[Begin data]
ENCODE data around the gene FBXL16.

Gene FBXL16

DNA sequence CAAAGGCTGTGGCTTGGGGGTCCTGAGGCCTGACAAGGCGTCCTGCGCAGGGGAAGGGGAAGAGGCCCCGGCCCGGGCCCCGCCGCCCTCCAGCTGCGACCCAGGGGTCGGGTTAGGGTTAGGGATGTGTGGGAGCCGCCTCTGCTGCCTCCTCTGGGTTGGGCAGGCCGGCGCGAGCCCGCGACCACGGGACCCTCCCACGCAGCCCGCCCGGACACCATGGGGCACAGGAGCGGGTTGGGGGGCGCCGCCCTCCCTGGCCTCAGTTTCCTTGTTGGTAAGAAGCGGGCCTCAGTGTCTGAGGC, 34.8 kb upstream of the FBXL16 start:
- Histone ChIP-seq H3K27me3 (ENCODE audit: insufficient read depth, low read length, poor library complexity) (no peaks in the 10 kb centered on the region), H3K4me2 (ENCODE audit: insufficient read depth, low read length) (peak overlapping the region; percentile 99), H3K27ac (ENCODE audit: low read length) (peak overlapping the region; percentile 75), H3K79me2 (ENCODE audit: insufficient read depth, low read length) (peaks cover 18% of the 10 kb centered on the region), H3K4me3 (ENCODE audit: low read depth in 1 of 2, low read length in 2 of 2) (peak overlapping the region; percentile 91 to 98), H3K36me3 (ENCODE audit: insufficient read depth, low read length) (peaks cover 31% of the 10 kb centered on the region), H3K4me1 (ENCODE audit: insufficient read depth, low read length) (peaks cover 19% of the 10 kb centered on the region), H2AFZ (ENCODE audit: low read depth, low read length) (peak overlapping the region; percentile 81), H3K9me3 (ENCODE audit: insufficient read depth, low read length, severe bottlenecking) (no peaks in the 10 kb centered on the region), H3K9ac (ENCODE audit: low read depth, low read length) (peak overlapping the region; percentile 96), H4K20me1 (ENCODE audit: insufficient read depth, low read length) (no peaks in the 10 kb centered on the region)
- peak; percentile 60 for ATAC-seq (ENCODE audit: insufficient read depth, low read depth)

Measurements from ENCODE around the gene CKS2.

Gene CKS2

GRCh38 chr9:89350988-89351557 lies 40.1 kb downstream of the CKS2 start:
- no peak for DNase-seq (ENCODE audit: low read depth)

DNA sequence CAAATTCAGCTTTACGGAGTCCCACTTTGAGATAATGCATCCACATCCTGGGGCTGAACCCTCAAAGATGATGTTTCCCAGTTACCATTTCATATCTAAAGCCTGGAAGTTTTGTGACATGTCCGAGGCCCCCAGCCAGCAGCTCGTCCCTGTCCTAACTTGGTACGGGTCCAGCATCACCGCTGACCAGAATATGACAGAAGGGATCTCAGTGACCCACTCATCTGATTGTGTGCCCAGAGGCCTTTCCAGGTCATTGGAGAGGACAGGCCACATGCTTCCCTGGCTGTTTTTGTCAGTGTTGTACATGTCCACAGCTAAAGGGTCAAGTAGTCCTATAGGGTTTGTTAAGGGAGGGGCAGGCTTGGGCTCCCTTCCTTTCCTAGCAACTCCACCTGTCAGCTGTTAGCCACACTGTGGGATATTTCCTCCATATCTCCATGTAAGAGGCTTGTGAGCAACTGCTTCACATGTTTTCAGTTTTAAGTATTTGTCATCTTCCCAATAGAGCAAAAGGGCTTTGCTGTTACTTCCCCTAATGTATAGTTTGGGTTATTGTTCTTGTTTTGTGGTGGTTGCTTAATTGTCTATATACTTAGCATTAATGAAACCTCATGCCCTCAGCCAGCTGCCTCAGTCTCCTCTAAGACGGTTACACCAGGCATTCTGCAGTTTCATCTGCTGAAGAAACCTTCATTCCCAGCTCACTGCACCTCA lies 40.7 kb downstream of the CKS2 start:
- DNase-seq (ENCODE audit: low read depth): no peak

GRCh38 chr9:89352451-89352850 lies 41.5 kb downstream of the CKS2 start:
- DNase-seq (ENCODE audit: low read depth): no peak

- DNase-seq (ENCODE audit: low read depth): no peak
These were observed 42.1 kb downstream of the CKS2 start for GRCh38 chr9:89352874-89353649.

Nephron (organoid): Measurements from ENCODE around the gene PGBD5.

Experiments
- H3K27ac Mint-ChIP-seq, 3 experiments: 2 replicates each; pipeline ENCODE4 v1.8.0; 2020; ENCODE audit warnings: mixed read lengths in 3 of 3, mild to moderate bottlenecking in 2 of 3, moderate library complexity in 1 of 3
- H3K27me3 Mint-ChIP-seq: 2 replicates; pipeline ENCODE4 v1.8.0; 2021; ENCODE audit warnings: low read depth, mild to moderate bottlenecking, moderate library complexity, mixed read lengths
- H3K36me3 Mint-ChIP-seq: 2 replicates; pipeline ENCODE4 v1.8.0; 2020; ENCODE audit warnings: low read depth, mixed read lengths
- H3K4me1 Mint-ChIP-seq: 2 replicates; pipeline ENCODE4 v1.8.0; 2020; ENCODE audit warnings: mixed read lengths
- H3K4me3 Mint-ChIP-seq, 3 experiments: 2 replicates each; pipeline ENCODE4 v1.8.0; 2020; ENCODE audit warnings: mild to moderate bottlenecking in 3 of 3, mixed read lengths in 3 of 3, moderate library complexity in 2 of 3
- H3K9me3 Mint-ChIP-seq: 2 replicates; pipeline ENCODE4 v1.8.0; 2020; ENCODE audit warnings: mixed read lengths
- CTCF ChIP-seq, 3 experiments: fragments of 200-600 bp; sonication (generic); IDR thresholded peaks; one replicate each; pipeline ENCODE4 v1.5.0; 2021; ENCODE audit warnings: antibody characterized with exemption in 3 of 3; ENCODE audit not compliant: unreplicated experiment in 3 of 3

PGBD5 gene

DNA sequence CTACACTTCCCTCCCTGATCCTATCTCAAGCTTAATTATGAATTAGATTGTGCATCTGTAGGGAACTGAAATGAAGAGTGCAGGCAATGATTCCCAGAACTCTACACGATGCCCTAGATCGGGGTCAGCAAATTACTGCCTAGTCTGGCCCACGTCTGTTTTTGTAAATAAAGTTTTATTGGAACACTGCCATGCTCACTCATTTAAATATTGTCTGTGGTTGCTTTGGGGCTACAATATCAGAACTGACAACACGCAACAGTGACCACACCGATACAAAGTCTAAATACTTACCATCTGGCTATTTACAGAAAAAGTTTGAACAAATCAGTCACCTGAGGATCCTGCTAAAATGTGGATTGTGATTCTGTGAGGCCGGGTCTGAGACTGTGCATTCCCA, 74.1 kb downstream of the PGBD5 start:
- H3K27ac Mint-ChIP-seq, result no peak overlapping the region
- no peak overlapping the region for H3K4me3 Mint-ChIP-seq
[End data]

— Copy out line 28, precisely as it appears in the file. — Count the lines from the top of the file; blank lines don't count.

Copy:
- no peak overlapping the region for H3K4me3 Mint-ChIP-seq